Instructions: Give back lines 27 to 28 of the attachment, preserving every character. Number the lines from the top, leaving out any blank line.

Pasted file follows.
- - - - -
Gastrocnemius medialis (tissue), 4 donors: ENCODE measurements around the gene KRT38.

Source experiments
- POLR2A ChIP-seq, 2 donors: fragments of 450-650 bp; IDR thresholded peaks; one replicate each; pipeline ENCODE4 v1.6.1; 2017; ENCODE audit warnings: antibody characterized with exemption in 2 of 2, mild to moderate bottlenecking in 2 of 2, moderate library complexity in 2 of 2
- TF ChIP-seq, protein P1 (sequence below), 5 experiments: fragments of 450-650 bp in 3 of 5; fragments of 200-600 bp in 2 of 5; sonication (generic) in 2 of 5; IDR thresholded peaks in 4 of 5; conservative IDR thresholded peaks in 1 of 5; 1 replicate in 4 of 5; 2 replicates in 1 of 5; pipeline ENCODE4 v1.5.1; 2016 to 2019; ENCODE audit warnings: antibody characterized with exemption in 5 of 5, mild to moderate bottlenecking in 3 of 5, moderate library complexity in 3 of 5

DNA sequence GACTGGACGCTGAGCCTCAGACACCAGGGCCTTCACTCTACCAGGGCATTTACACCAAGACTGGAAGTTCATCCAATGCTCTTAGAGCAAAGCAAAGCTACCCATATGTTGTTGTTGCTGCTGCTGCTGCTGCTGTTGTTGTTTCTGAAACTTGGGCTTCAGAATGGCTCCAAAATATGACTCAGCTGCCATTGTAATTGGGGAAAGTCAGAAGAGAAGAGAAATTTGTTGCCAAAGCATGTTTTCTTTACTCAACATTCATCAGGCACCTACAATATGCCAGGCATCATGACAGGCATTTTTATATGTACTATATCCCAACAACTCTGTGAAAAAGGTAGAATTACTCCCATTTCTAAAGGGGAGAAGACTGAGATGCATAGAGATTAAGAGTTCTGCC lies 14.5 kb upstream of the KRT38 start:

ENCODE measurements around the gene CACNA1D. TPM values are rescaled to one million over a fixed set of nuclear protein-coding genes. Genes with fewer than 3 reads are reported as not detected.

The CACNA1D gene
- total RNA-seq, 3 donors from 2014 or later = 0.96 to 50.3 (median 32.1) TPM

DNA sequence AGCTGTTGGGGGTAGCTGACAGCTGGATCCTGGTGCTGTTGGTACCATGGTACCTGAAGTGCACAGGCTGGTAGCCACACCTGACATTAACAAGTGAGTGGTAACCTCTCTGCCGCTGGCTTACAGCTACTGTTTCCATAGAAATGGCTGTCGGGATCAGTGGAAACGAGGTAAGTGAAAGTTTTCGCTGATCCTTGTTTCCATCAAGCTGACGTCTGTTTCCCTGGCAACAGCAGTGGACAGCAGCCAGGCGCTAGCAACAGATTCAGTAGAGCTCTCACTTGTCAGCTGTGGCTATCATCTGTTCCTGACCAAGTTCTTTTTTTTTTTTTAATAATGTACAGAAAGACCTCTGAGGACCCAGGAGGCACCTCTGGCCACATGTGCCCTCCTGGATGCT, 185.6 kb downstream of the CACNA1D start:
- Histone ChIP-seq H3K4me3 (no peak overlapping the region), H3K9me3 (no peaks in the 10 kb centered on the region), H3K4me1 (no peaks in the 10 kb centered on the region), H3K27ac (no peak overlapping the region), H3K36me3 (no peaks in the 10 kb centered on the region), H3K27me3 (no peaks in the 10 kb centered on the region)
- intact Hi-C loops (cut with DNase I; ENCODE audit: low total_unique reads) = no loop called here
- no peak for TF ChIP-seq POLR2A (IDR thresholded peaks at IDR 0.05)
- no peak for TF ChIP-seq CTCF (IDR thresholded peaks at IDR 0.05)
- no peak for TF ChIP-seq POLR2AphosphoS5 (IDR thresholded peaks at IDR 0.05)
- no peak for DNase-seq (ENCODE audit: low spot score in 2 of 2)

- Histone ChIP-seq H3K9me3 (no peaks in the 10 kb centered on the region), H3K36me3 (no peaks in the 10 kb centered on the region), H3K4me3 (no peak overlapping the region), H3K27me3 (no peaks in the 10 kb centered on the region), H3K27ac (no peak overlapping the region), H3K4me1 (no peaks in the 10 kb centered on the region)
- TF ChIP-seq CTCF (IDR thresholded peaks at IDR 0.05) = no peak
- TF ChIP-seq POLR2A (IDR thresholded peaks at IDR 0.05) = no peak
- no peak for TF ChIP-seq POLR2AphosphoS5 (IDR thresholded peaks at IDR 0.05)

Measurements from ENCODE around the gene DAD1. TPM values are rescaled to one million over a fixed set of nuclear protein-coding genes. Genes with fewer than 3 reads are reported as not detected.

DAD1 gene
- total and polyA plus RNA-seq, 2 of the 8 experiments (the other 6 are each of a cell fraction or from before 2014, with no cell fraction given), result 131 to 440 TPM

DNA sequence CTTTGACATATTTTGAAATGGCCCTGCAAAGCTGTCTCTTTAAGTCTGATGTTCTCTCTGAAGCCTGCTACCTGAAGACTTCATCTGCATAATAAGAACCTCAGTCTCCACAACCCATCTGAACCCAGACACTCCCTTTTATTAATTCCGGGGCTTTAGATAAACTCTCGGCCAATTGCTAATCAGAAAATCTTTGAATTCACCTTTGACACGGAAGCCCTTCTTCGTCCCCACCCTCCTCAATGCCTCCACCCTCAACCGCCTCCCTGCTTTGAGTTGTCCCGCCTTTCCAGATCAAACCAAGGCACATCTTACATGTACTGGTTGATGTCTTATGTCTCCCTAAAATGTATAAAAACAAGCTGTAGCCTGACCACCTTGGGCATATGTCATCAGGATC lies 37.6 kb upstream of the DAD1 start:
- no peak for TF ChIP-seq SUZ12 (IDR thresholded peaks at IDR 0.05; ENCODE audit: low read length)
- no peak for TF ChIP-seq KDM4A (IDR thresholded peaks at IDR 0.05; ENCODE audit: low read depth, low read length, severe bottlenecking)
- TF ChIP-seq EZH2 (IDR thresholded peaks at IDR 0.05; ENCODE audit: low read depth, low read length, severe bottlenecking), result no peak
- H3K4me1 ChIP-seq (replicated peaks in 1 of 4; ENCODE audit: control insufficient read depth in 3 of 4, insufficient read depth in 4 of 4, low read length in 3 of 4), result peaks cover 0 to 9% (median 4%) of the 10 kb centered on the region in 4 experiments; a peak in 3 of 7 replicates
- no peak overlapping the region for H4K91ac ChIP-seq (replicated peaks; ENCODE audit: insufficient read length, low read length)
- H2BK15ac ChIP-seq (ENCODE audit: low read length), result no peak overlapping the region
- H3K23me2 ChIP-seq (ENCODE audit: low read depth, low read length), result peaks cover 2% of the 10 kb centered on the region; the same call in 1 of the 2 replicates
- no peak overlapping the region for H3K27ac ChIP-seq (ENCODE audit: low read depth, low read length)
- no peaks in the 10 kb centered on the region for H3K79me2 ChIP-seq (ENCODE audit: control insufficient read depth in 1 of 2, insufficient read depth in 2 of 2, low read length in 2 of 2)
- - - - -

- H3K4me1 ChIP-seq (replicated peaks in 1 of 4; ENCODE audit: control insufficient read depth in 3 of 4, insufficient read depth in 4 of 4, low read length in 3 of 4), result peaks cover 0 to 9% (median 4%) of the 10 kb centered on the region in 4 experiments; a peak in 3 of 7 replicates
- no peak overlapping the region for H4K91ac ChIP-seq (replicated peaks; ENCODE audit: insufficient read length, low read length)